The chief executive of a non-profit organization asked me to come to a meeting of her management team to talk about the performance of staff. When I arrived, she ushered me into a conference room. The four other members of the management team were already at the table.
“We want to tell you what’s going on,” she said.
“First, the staff doesn’t seem very motivated,” said one vice president. “I wish they would just do their jobs.”
“Everyone’s feeling overwhelmed,” said another v.p.
“They don’t show any initiative,” said another.
The conversation continued. As they continued to criticize their staff, I picked up a few more clues. The CEO said she was trying to be more democratic in making decisions. A senior v.p. said he hadn’t met recently with staff because of his workload. I jotted some notes in my notepad. “Management or staff?” I wrote. I decided to trust my instincts.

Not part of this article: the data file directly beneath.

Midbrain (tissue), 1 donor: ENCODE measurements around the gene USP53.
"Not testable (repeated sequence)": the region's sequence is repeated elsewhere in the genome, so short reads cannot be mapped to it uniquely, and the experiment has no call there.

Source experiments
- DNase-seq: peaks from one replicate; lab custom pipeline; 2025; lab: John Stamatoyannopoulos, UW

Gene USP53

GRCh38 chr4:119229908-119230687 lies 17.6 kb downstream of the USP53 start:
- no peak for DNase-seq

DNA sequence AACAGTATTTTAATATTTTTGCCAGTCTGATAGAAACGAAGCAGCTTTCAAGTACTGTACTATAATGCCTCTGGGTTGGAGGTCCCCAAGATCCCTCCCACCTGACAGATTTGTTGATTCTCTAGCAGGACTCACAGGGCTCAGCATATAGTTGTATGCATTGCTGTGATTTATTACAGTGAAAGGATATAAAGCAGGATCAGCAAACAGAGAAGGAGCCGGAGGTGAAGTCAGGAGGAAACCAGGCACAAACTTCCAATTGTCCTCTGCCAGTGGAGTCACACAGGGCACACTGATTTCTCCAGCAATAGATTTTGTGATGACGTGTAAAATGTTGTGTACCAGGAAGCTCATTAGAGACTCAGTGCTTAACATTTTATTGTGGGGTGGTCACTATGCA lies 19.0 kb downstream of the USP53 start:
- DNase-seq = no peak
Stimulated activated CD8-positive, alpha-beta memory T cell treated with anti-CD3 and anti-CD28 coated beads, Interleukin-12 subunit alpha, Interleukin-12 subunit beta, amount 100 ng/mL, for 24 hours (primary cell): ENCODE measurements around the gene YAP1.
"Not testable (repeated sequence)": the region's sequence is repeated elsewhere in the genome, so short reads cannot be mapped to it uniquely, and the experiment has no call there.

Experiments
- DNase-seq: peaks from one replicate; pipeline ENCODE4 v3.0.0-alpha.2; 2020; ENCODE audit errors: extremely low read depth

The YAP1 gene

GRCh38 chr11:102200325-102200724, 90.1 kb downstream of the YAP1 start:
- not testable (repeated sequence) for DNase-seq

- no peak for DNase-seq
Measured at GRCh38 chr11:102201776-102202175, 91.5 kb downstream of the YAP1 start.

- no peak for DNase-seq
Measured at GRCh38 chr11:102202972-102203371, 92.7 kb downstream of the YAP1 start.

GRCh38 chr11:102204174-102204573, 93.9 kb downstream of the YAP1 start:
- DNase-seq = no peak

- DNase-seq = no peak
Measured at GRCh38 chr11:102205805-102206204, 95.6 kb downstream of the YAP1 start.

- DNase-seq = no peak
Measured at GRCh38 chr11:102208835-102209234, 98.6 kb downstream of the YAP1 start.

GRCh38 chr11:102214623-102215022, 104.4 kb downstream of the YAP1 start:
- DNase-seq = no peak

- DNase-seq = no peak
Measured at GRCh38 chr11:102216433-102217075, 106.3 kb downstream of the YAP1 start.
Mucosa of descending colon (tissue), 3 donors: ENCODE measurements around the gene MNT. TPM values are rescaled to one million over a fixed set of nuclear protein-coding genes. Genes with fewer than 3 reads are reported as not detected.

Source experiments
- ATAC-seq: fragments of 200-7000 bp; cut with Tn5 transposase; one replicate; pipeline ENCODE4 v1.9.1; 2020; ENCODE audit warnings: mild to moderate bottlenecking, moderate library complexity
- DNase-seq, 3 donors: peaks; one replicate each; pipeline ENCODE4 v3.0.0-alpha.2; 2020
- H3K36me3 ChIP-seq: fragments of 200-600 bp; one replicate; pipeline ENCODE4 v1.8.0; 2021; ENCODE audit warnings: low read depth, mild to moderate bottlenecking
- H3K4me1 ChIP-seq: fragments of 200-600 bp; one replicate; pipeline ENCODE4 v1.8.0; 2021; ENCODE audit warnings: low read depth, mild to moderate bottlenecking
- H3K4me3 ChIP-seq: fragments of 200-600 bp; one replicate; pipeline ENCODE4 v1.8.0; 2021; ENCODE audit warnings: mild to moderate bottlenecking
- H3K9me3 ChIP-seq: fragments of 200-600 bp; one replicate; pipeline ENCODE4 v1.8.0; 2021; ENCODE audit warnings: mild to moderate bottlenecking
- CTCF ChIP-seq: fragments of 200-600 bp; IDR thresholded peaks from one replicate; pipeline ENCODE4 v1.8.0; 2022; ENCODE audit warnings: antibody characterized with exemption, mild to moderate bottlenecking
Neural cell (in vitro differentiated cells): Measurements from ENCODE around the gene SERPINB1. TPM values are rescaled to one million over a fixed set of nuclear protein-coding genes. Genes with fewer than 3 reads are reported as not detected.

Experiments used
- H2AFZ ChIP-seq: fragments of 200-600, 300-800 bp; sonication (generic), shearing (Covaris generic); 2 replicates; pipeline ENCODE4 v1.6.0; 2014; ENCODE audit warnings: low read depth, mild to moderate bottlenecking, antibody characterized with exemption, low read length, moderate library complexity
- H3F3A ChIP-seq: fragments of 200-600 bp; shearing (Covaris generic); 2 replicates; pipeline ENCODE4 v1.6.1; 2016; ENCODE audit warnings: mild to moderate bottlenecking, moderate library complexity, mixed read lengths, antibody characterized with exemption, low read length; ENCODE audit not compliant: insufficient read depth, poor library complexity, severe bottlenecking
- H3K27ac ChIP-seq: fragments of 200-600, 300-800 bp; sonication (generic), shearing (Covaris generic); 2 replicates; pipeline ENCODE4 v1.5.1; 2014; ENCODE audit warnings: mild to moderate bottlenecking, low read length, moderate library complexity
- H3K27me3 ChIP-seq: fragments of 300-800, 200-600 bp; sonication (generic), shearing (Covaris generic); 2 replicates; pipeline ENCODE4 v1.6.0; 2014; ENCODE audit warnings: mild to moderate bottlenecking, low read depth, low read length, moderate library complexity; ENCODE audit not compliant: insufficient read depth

“Look, here’s what I think is going on,” I told the management team. “I think the problems with your staff begin with you. I am guessing you are not communicating very well. Your meetings don’t have clear action items. Your delegations to staff aren’t clear.”
“Change happens in three ways,” I said. “It can be top down, bottom up, and inside out. In this case, I think the change you’re hoping to see in your staff begins with you.” I paused. They were looking at me. “Can you help us?” one said.
“Sure,” I said. “We can provide you tools to help you manage decisions better and run meetings more effectively. We can begin next week.”
“That would be great!” they said. “Would you draw up a proposal for that?” said the CEO. They were all smiles as I left the meeting.
It was a good reminder: Don’t always believe what your clients tell you!